Believe it or not this is the first year I have cooked or carved a pumpkin. Over Halloween I carved my first jack o’lantern. Mine is the one in the middle. It wasn’t as difficult to carve a pumpkin as I had imagined but it wasn’t exactly easy to guide the knife either.
While I have been enjoying the pumpkins, I do miss being able to get fresh apple cider and donuts.
When Mike and I moved in to our house it had been empty for three-quarters of a year and the garden had gone to seed a bit. I could tell the garden had potential but it needed a little work to make it lovely.
I mentioned to my friend, Belen, that I wanted to do something with my garden and was a bit at a loss for exactly how to get it to look like the garden in my head. She generously offered to help me out. We went over the plan for the garden and she suggested plants to help me get the right look. After a few texts back and forth, we settled on a day to make the plans a reality.
Before the big day, I had picked up a few tools, some weedkiller, and found some empty planters in the shed. The day of the garden overhaul Belen arrived with trimmers (in every size imaginable), extra potting soil, brushes, miscellaneous tools, and flowers. So between the two of us we had everything we needed.
First we got rid of the weeds in the flower beds and between the tiles. While I finished weeding, Belen also re-potted the flowers she brought with her and a bunch that were being squished by some bushes.
After the weeds were gone, we trimmed the trees and bushes. We decided to dig out the big bush in the back corner to make room for the Hortensia. After a trip to the tuincentrum (to pick up more soil, citroenmelisse, and a Clematis), we planted the Hortensia and the Clematis. Belen made sure that the Clematis would grow in all directions to cover the lattice.
Here is the final result:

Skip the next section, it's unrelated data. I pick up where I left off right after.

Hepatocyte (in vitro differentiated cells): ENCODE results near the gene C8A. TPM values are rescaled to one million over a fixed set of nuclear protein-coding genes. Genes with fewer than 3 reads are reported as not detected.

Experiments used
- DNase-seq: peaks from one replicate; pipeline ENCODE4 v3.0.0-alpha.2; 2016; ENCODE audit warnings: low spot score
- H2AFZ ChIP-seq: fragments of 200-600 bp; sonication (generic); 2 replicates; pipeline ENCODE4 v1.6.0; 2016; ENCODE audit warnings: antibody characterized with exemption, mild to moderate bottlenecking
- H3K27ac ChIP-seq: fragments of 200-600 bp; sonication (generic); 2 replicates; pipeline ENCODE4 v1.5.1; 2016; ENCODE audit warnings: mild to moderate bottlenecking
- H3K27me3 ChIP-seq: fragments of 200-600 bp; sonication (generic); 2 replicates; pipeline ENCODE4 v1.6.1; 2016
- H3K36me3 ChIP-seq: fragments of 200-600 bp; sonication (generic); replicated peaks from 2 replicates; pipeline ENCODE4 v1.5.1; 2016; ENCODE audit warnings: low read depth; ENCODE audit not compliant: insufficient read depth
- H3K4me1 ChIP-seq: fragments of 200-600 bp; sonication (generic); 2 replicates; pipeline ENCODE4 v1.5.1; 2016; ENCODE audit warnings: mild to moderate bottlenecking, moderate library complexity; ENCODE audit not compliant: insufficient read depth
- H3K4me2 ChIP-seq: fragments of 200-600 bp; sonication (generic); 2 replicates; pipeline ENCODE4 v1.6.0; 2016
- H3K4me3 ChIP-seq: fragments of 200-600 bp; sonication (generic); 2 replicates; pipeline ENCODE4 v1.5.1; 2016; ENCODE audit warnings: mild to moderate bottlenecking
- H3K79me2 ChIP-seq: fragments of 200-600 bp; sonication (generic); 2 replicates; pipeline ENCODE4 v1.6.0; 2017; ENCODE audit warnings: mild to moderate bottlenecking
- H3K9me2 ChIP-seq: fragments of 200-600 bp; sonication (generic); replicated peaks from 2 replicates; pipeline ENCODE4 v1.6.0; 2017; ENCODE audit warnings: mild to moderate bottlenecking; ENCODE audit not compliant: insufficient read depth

Thank you so much, Belen, for your generosity and hard work.
So I have been very remiss in working on my garden for a variety of reasons. However, now I am starting to work on it so the past doesn’t matter. Except that it does matter because that means I have more weeds to remove. This week I picked up weedkiller, a couple garden tools, and some potting soil. Tucked away in the shed I found a large watering can, some empty planters, a hoe, and a rake.
If you want a reminder of the garden before here it is:
Below are my current improvements to some eyesores before I get into the weeds.
Unfortunately, the table isn’t mine (part of the house we are renting) so I can’t refinish it. My solution: buy a bright table cloth to put over top.
The garden was lacking seating so I grabbed two plastic chairs from inside. A friend very kindly dropped off a lounge chair she is no longer using. Boom! Now Mike and I can eat or read in the garden.
I tossed broken pots and dead plants. The empty pots are now home to my herbs (so far I only have mint and coriander since I use those the most).
For most of my adult life I have lived in an apartment and someone else took care of the landscaping and the garden. When I moved to the Netherlands that all changed. Now we have a house with a little garden that needs a lot of help: trimming, weeding, planting and general cleaning. Over the winter it was too cold to do anything in the garden but now that it is spring, Mike and I can begin to fix it up.
The stone tiles need to be cleaned.
I also discovered that the lanterns are all rusted so just removing the wax and replacing the candles won’t work. We also need some chairs.
Mike wants to put in a chiminea and plant some mint maybe a couple other herbs.
Our front yard is a little overgrown even after trimming the bushes. However, the front yard requires less work than the garden.
Here is my ideal renovation for the garden:
Wish me luck, I’ll keep you updated on what we do with the garden.
Even though it is winter, plants and flowers are available everywhere. I recently began my own small garden of herbs I use regularly: parsley, cilantro, and mint.
Mike will tell you that I am really bad about caring for plants. I once let a cactus die from under watering. So I am pretty sure he thinks I will kill my garden or he will be left to care for it. So far I have been good about watering my plants. I am really going to do my best to let my little garden flourish.